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A tree fell in Augusta, and people are hearing about it

Tiger Woods nearly falls backward after hitting out

Tiger Woods nearly falls backward after hitting out of the rough under the Eisenhower Tree on the 17th hole during the third round of the Masters golf tournament in Augusta, Ga., on April 9, 2011. Credit: AP

No matter how huge, imposing and symbolic the fallen Eisenhower Tree was on Augusta National's 17th hole, defending champion Adam Scott pointed out that the Masters is and will be bigger than one loblolly pine.

"Anything that lives will eventually die I guess, and this one maybe early," he said during the tournament's annual champion's conference call Tuesday, two days after the club acknowledged that the Eisenhower Tree had been toppled by the ice storm in Georgia.

"But the course has evolved over all these years with natural changes and man-made changes. So it's taken on a lot of different looks over the last 10, 15, 20 years," Australia's first Masters champion said. "It was a pretty tight hole, so seeing a little bit more of the fairway will be a nice thing."

Scott is enamored of all the Augusta traditions, saying that by the time the Masters comes around this April, he probably will have put on the green jacket 365 days in a row. He is looking forward to hosting the champions dinner during Masters week, saying Tuesday that the menu will have a distinctive Australian flavor.

"Whether that means they are eating kangaroo, I'm not sure yet," he said.

It is precisely because the customs are so ingrained in the club and the Masters that the demise of the landmark tree -- estimated to be between 100 and 125 years old -- drew such attention. Masters chairman Billy Payne said in a statement announcing the development: "The loss of the Eisenhower Tree is difficult news to accept."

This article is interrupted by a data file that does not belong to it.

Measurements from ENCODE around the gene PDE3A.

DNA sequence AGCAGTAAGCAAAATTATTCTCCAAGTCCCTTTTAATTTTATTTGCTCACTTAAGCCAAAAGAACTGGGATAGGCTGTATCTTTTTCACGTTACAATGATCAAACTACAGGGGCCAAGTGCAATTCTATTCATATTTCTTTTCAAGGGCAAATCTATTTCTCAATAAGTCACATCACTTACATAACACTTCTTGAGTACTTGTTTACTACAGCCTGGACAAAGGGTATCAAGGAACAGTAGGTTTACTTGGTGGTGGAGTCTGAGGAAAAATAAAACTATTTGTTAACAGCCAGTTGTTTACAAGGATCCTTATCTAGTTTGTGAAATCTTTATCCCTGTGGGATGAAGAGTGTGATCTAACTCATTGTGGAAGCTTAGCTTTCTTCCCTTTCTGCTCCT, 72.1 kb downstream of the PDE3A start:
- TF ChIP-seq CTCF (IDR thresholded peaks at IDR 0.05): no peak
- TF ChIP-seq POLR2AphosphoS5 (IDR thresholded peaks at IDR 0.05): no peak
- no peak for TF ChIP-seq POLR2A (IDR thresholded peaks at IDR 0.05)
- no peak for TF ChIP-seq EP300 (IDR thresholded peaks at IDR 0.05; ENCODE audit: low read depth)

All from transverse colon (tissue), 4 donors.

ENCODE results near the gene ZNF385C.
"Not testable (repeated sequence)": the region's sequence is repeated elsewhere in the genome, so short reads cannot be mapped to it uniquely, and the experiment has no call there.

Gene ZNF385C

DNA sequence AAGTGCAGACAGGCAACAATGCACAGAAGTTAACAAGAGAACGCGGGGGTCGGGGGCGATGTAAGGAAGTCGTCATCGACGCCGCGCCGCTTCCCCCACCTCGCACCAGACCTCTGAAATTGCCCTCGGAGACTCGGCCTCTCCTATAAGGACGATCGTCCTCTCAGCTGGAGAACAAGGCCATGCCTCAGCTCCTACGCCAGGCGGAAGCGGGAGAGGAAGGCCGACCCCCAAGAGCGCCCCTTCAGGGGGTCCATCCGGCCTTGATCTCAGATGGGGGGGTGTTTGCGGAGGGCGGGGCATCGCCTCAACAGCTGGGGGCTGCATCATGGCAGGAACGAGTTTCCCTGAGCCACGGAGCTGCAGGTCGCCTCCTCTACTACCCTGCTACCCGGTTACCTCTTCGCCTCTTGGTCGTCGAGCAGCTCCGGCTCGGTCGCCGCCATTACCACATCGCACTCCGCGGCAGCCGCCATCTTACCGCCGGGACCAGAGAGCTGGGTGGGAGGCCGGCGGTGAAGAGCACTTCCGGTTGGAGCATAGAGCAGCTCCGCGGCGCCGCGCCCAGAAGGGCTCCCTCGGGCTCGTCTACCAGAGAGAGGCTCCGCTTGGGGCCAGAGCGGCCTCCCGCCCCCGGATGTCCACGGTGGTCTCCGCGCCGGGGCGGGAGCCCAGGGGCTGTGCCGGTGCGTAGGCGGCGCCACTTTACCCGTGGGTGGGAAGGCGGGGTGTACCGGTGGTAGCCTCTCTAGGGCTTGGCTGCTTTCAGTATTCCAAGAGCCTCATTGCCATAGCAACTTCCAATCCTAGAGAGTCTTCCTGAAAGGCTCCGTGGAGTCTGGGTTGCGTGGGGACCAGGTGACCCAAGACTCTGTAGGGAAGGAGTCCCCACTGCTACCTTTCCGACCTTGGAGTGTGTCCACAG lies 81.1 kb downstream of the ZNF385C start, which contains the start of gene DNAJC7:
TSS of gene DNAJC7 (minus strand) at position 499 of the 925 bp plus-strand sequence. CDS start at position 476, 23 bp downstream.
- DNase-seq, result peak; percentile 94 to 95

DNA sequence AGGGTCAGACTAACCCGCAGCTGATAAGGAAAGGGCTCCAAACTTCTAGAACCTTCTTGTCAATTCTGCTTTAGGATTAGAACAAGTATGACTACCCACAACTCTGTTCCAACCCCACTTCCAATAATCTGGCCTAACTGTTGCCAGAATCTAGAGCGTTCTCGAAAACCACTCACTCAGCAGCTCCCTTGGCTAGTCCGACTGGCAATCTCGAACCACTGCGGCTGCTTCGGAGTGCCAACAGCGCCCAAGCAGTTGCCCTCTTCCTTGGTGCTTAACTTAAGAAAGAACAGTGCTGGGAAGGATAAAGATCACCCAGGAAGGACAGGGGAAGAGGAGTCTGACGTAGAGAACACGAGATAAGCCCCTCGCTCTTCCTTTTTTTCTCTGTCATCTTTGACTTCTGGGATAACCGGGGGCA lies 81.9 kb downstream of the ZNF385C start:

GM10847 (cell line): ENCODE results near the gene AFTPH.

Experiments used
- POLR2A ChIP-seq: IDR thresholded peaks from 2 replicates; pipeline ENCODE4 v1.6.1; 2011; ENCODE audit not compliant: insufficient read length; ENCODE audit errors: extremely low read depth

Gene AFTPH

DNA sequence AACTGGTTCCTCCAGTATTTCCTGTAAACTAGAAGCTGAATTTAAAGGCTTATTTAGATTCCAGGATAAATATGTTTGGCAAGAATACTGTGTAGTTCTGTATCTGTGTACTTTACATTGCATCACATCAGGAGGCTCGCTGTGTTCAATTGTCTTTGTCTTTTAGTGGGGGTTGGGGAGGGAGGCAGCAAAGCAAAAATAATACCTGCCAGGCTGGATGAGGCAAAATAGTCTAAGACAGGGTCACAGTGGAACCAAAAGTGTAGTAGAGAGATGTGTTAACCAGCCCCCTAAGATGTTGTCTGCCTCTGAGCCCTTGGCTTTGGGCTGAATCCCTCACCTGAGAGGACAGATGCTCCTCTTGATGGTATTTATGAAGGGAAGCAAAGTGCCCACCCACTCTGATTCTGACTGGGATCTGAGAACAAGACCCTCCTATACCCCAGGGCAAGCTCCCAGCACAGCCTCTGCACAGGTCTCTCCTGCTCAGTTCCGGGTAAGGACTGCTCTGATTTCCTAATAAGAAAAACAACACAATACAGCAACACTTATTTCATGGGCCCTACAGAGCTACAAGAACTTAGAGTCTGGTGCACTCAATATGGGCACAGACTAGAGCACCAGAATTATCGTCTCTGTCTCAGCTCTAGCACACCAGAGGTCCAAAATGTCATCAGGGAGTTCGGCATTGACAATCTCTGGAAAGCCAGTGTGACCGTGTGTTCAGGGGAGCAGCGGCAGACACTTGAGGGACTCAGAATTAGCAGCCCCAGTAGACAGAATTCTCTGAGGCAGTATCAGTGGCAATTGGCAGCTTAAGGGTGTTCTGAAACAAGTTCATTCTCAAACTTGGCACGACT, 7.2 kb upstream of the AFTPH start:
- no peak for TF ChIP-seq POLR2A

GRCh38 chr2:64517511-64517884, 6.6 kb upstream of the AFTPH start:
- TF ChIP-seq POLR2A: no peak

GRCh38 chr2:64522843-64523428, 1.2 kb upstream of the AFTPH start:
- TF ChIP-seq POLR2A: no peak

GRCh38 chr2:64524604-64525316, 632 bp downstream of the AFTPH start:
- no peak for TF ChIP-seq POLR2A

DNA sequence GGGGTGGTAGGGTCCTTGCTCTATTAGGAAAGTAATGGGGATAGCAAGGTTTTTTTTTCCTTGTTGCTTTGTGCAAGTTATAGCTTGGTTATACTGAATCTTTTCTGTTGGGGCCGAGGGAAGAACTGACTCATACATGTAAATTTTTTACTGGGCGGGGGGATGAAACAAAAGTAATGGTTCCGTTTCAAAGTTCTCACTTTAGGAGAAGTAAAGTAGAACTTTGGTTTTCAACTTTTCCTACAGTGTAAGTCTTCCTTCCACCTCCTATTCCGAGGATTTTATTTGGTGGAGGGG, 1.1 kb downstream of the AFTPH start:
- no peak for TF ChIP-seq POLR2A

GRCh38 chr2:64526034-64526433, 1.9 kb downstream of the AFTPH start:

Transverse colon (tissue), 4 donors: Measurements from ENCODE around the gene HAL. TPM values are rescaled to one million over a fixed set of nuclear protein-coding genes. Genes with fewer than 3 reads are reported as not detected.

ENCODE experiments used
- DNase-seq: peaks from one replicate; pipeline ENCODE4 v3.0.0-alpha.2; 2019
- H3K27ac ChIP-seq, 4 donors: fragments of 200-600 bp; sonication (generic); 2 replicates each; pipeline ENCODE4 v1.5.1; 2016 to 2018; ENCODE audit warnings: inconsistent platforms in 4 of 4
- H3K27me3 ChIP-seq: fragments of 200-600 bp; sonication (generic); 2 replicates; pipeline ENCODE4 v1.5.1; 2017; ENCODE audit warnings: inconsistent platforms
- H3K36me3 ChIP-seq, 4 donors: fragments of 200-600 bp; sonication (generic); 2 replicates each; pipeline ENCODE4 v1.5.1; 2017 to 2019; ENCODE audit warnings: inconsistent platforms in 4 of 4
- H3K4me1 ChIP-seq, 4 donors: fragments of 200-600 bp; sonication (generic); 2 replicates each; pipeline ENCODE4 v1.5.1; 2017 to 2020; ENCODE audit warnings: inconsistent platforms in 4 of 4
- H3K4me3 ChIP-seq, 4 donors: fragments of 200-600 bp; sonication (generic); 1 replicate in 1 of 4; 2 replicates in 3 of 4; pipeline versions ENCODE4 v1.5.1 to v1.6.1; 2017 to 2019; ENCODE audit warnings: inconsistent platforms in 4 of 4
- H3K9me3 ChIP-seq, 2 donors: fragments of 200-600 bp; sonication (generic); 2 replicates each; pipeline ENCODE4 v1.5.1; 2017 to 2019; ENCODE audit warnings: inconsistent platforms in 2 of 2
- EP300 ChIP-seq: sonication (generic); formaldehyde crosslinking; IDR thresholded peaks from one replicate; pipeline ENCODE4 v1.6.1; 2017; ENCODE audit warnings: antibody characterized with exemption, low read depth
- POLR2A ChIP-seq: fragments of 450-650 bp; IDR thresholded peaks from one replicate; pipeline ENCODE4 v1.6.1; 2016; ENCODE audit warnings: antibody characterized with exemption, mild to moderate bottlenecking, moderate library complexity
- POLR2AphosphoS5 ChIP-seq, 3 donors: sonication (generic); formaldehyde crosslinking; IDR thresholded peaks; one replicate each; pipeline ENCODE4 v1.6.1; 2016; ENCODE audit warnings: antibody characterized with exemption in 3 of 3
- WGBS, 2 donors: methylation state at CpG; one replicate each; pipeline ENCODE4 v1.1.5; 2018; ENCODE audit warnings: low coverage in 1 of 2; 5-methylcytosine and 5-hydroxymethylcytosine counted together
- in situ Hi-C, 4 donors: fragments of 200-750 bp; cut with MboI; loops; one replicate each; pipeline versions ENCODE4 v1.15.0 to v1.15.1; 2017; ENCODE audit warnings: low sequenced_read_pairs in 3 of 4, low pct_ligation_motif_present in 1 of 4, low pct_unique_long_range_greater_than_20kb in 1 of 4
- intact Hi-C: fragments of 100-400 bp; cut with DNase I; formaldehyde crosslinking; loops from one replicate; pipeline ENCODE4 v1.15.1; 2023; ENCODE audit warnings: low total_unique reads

It was more strategic than scenic, although big hitters such as 2012 winner Bubba Watson had lately been able to clear it on the fly.

Tiger Woods hit the tree with his drive in 2011 and severely injured his Achilles tendon trying to hit an awkward shot from the pine straw near the base. Jack Nicklaus, on his Facebook page Sunday, wrote that his first thought on the 17th tee always was "to stay away from Ike's Tree . . . I hit it so many times over the years that I don't care to comment on the names I called myself and the names I might have called the tree."

The 65-foot pine was most irksome for former president Dwight D. Eisenhower, who was an enthusiastic Augusta National member. He hit it so often that he vowed to level it with "about one half stick of TNT," according to Catherine Lewis in her book "Don't Ask What I Shot."

She wrote that, after convalescence from a heart attack, Eisenhower was welcomed back with the promise to make any course alterations he wanted. He asked for the tree to be removed, but was rebuffed by then-chairman Clifford Roberts.

Payne said he wants to address the future of No. 17 and honor the tree, adding, "Rest assured, we will do both appropriately."

Scott is confident that Augusta will be just fine, saying, "It really is just a masterpiece for this tournament, that golf course."

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